Do any Alabama fans care about Saban's messy departure from Miami? Are you kidding? No coach in America is more beloved by his fan base. Why? Have you looked at Saban's win-loss ledger and trophy case?
Same goes for Bobby Petrino at Arkansas, who didn't even finish his only season with the Atlanta Falcons before bolting for the Razorbacks, leaving behind only a note for his players.
Graham, suffice it to say, is not alone in the Hall of Coaching Transition Infamy. Don't gloat Arizona fans. You might recall your new coach, Rich Rodriguez had some issues at West Virginia, too.
Then let's consider this name: Mike Riley.
Riley left Oregon State in 1998 after just two season -- his hometown team! -- for the San Diego Chargers, where things went badly. But he got lucky. The Beavers were willing to re-hire him in 2003, believing he'd learned the proverbial "the grass is always greener lesson." No coach in the nation has been more loyal to his university since then while not getting super-rich. At $1.3 million a year, Riley is now the second lowest paid coach in the Pac-12.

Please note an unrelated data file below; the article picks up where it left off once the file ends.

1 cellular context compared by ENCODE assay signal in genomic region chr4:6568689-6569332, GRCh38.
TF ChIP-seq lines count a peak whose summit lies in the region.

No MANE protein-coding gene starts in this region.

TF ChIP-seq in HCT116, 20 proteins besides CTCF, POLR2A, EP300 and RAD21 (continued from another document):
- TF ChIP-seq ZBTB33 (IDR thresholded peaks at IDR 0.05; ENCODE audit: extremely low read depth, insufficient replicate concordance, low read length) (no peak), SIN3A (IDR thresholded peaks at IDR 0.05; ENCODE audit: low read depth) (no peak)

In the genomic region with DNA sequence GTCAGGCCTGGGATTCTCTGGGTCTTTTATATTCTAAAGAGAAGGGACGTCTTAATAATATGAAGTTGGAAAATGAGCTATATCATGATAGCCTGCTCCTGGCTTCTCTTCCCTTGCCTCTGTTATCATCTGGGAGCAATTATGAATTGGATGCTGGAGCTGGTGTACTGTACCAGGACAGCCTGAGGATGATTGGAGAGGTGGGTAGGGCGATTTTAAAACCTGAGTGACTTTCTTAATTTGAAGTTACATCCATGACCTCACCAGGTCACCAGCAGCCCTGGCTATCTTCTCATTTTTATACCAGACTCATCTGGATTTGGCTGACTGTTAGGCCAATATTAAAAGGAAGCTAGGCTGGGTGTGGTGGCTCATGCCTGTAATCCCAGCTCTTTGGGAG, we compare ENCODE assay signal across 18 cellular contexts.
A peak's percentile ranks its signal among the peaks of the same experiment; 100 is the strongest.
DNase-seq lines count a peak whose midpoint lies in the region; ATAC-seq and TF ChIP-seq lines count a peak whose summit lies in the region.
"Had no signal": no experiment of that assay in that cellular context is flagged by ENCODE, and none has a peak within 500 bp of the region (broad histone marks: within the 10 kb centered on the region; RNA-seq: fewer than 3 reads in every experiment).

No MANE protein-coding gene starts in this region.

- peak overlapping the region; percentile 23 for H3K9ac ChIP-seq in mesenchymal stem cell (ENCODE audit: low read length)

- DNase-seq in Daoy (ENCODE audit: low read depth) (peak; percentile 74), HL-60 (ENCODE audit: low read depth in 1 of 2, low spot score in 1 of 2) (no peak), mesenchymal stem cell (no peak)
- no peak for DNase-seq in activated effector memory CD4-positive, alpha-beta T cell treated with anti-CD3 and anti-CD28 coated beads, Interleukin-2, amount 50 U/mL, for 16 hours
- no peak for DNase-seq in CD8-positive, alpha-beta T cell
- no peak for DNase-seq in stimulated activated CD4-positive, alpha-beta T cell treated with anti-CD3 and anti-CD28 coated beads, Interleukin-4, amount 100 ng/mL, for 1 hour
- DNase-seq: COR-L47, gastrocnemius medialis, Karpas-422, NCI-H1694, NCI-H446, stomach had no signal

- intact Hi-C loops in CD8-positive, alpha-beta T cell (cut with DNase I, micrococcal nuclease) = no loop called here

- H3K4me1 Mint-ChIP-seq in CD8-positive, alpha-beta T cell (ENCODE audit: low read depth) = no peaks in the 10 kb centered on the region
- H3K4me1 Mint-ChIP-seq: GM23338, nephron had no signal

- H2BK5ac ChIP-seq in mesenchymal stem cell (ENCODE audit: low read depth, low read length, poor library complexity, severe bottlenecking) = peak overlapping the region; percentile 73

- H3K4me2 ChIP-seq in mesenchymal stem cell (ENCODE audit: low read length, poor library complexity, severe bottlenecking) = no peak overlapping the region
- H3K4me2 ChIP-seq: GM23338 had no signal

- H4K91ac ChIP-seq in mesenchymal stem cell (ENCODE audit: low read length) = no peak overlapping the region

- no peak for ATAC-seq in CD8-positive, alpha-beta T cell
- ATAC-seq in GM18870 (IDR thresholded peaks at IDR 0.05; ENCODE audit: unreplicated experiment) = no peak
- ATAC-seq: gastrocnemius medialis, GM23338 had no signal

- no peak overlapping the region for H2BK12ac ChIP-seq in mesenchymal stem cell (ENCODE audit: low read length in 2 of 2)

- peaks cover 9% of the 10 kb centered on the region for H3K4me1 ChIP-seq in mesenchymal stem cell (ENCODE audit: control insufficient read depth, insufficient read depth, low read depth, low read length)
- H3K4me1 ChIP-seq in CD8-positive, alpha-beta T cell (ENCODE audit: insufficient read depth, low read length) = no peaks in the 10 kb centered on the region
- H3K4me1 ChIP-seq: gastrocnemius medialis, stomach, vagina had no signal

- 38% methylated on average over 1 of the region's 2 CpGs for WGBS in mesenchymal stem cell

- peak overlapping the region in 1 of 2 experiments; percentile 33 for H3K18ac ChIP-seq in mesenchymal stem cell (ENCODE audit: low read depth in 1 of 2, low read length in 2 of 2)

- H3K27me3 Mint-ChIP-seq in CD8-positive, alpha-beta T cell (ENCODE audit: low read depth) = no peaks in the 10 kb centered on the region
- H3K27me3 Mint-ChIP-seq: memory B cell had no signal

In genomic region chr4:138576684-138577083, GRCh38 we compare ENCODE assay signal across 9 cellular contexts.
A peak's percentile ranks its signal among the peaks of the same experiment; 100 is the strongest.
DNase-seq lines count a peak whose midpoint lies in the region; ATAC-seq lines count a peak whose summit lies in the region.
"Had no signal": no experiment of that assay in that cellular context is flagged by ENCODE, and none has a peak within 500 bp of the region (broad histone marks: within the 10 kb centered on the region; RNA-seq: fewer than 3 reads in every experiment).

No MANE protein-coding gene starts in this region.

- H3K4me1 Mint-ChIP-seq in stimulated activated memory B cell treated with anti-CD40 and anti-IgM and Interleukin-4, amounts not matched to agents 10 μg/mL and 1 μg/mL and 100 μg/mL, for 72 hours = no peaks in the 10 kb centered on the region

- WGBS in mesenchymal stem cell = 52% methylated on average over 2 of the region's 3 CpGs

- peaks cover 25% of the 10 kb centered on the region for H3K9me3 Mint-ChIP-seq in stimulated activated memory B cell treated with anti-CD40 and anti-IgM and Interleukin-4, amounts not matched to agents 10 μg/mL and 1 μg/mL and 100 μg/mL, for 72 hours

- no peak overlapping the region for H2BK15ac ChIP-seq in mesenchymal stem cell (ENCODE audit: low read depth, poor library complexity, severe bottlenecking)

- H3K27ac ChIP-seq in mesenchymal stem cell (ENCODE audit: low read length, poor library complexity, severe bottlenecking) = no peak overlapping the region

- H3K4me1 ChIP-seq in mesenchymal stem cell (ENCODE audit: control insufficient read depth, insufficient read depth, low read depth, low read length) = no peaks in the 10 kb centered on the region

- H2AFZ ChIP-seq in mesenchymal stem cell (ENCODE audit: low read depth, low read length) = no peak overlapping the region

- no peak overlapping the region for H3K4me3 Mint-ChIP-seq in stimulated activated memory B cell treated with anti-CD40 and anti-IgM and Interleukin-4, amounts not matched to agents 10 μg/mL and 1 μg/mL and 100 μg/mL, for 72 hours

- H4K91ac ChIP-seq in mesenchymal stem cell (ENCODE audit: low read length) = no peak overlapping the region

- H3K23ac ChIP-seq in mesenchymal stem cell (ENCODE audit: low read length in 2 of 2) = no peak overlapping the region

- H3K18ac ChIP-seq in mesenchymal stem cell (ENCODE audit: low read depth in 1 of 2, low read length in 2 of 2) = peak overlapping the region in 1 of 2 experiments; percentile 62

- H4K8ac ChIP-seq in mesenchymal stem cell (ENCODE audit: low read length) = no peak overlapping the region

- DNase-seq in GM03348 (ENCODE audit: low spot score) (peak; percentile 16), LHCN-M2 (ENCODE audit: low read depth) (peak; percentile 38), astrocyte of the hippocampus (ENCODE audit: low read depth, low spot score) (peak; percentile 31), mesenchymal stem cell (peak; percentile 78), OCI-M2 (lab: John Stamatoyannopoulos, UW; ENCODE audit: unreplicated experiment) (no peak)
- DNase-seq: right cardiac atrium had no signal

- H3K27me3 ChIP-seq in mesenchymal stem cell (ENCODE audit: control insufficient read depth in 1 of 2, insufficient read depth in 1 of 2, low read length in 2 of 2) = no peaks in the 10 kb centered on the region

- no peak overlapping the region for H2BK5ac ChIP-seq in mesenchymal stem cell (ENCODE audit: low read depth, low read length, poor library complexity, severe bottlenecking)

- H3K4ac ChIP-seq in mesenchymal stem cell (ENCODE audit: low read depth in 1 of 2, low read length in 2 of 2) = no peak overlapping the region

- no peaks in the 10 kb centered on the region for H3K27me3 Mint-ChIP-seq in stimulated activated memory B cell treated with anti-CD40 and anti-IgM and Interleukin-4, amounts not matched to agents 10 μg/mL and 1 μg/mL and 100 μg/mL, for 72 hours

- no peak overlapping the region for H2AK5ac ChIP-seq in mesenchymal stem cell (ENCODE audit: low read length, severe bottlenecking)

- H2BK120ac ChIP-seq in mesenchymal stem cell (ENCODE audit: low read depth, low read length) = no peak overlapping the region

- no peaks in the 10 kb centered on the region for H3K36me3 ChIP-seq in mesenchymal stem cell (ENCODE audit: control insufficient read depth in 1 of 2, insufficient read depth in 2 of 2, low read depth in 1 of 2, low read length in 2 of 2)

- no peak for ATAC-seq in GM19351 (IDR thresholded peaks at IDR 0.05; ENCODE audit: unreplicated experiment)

He could have doubled his pay when Alabama came calling. He could have tripled his pay when USC came calling. But he remained loyal. And he's been praised for it. Which is nice.
Yet now, despite averaging nine wins a year from 2006-09 at a program that didn't post a winning season from 1971-98, two consecutive losing seasons have him sitting on the conference's hottest seat heading into 2012. There's a vocal minority of fans who believe he should be fired now. A larger percentage believe he needs to make a staff overhaul. My belief is he won't survive a third consecutive losing season.
If Riley had been "disloyal" to Oregon State and bolted in 2010 for USC -- he was widely seen as then-athletic director Mike Garrett's first choice -- he would have more job security today than he does now and a far more financially-secure future for his family. This side of the story is rarely considered, but such cautionary tales pass by word of mouth among coaches -- i.e., watch your back and look out for No. 1.